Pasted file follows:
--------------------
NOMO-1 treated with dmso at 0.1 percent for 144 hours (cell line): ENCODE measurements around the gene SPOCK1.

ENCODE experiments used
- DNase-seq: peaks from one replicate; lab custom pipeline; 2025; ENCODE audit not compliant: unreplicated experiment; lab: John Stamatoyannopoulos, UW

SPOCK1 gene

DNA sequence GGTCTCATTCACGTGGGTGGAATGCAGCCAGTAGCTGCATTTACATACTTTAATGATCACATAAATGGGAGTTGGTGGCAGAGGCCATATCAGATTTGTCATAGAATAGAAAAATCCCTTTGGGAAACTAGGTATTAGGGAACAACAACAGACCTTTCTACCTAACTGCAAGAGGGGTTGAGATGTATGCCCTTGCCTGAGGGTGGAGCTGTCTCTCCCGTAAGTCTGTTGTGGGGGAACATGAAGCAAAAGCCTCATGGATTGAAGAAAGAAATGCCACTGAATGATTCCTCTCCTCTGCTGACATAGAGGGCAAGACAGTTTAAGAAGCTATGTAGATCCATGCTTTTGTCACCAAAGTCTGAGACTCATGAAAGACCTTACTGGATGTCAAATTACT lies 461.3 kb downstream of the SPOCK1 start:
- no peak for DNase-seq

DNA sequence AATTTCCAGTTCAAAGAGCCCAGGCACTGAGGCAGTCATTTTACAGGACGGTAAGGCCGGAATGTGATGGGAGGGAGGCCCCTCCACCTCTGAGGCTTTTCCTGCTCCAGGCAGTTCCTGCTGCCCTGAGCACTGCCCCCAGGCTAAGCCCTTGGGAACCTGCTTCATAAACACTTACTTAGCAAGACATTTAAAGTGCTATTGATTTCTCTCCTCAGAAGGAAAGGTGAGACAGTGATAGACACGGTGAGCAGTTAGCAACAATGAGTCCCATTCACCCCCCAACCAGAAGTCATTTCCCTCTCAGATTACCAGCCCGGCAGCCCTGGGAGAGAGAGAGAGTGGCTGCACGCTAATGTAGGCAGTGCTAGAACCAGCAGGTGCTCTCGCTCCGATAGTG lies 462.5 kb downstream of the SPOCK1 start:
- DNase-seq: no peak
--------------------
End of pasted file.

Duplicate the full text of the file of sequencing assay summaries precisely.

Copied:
NOMO-1 treated with dmso at 0.1 percent for 144 hours (cell line): ENCODE measurements around the gene SPOCK1.

ENCODE experiments used
- DNase-seq: peaks from one replicate; lab custom pipeline; 2025; ENCODE audit not compliant: unreplicated experiment; lab: John Stamatoyannopoulos, UW

SPOCK1 gene

DNA sequence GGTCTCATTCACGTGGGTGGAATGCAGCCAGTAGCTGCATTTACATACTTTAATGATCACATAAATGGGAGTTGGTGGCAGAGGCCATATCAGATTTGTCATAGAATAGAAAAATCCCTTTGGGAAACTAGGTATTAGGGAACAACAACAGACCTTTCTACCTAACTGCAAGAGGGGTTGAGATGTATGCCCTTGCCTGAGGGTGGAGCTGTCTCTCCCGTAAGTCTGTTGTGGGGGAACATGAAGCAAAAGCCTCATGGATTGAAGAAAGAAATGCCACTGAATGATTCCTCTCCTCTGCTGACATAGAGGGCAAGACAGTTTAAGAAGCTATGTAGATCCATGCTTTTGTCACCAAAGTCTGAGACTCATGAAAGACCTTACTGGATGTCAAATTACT lies 461.3 kb downstream of the SPOCK1 start:
- no peak for DNase-seq

DNA sequence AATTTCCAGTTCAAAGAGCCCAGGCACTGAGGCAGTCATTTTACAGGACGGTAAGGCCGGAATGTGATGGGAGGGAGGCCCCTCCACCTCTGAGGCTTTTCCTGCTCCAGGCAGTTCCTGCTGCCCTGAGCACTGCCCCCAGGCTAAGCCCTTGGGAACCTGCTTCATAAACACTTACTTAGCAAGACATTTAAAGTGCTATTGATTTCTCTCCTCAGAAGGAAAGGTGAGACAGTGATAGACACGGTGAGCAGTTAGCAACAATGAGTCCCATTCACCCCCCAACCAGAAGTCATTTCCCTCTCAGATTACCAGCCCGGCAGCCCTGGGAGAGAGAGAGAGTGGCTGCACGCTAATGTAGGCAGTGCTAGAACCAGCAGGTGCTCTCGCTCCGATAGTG lies 462.5 kb downstream of the SPOCK1 start:
- DNase-seq: no peak